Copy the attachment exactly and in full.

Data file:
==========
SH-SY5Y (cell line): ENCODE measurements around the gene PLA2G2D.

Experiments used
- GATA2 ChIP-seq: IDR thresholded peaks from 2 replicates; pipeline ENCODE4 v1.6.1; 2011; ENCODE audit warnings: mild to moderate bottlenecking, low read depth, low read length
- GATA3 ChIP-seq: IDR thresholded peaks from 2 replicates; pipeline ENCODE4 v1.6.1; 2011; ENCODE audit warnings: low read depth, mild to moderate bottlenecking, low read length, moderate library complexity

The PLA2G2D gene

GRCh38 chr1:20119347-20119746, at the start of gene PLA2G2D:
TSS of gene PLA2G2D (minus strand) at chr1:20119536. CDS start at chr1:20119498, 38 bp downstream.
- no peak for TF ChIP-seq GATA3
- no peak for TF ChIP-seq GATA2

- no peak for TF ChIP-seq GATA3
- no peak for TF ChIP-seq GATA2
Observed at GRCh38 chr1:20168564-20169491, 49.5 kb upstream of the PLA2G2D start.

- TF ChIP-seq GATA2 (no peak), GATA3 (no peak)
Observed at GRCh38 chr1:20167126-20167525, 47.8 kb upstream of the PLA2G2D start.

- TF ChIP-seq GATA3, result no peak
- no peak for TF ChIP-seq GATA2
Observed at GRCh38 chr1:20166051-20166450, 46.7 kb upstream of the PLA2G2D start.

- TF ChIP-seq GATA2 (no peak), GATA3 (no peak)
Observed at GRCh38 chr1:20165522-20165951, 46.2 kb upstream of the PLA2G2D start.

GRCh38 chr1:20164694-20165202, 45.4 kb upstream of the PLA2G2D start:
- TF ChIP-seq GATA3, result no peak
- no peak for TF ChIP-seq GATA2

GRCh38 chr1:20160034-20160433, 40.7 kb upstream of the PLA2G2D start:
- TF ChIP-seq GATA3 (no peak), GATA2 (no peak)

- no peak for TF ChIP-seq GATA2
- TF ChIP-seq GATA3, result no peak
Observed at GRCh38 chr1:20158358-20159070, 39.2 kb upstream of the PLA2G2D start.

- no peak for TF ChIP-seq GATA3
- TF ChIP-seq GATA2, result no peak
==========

SH-SY5Y (cell line): ENCODE measurements around the gene PLA2G2D.

Experiments used
- GATA2 ChIP-seq: IDR thresholded peaks from 2 replicates; pipeline ENCODE4 v1.6.1; 2011; ENCODE audit warnings: mild to moderate bottlenecking, low read depth, low read length
- GATA3 ChIP-seq: IDR thresholded peaks from 2 replicates; pipeline ENCODE4 v1.6.1; 2011; ENCODE audit warnings: low read depth, mild to moderate bottlenecking, low read length, moderate library complexity

The PLA2G2D gene

GRCh38 chr1:20119347-20119746, at the start of gene PLA2G2D:
TSS of gene PLA2G2D (minus strand) at chr1:20119536. CDS start at chr1:20119498, 38 bp downstream.
- no peak for TF ChIP-seq GATA3
- no peak for TF ChIP-seq GATA2

- no peak for TF ChIP-seq GATA3
- no peak for TF ChIP-seq GATA2
Observed at GRCh38 chr1:20168564-20169491, 49.5 kb upstream of the PLA2G2D start.

- TF ChIP-seq GATA2 (no peak), GATA3 (no peak)
Observed at GRCh38 chr1:20167126-20167525, 47.8 kb upstream of the PLA2G2D start.

- TF ChIP-seq GATA3, result no peak
- no peak for TF ChIP-seq GATA2
Observed at GRCh38 chr1:20166051-20166450, 46.7 kb upstream of the PLA2G2D start.

- TF ChIP-seq GATA2 (no peak), GATA3 (no peak)
Observed at GRCh38 chr1:20165522-20165951, 46.2 kb upstream of the PLA2G2D start.

GRCh38 chr1:20164694-20165202, 45.4 kb upstream of the PLA2G2D start:
- TF ChIP-seq GATA3, result no peak
- no peak for TF ChIP-seq GATA2

GRCh38 chr1:20160034-20160433, 40.7 kb upstream of the PLA2G2D start:
- TF ChIP-seq GATA3 (no peak), GATA2 (no peak)

- no peak for TF ChIP-seq GATA2
- TF ChIP-seq GATA3, result no peak
Observed at GRCh38 chr1:20158358-20159070, 39.2 kb upstream of the PLA2G2D start.

- no peak for TF ChIP-seq GATA3
- TF ChIP-seq GATA2, result no peak